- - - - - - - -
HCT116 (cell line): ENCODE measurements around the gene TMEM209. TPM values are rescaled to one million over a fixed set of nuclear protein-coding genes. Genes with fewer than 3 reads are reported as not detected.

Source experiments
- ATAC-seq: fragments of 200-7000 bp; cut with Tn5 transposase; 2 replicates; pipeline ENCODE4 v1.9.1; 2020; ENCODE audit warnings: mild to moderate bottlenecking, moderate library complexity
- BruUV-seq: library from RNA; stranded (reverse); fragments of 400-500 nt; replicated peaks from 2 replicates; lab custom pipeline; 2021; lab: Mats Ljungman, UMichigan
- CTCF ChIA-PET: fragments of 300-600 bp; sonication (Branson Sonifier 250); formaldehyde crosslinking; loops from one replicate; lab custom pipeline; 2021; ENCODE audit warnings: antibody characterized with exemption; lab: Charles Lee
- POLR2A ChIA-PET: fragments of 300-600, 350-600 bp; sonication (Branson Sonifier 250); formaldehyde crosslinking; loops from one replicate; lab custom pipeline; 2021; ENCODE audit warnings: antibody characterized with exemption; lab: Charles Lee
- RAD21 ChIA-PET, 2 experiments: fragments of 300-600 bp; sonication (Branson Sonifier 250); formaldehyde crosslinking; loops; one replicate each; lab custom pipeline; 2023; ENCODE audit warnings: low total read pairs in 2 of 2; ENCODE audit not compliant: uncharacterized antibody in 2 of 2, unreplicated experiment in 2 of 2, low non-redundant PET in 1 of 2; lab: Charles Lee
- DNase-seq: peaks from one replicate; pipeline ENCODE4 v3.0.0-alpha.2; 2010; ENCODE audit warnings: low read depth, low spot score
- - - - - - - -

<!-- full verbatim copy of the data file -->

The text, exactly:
HCT116 (cell line): ENCODE measurements around the gene TMEM209. TPM values are rescaled to one million over a fixed set of nuclear protein-coding genes. Genes with fewer than 3 reads are reported as not detected.

Source experiments
- ATAC-seq: fragments of 200-7000 bp; cut with Tn5 transposase; 2 replicates; pipeline ENCODE4 v1.9.1; 2020; ENCODE audit warnings: mild to moderate bottlenecking, moderate library complexity
- BruUV-seq: library from RNA; stranded (reverse); fragments of 400-500 nt; replicated peaks from 2 replicates; lab custom pipeline; 2021; lab: Mats Ljungman, UMichigan
- CTCF ChIA-PET: fragments of 300-600 bp; sonication (Branson Sonifier 250); formaldehyde crosslinking; loops from one replicate; lab custom pipeline; 2021; ENCODE audit warnings: antibody characterized with exemption; lab: Charles Lee
- POLR2A ChIA-PET: fragments of 300-600, 350-600 bp; sonication (Branson Sonifier 250); formaldehyde crosslinking; loops from one replicate; lab custom pipeline; 2021; ENCODE audit warnings: antibody characterized with exemption; lab: Charles Lee
- RAD21 ChIA-PET, 2 experiments: fragments of 300-600 bp; sonication (Branson Sonifier 250); formaldehyde crosslinking; loops; one replicate each; lab custom pipeline; 2023; ENCODE audit warnings: low total read pairs in 2 of 2; ENCODE audit not compliant: uncharacterized antibody in 2 of 2, unreplicated experiment in 2 of 2, low non-redundant PET in 1 of 2; lab: Charles Lee
- DNase-seq: peaks from one replicate; pipeline ENCODE4 v3.0.0-alpha.2; 2010; ENCODE audit warnings: low read depth, low spot score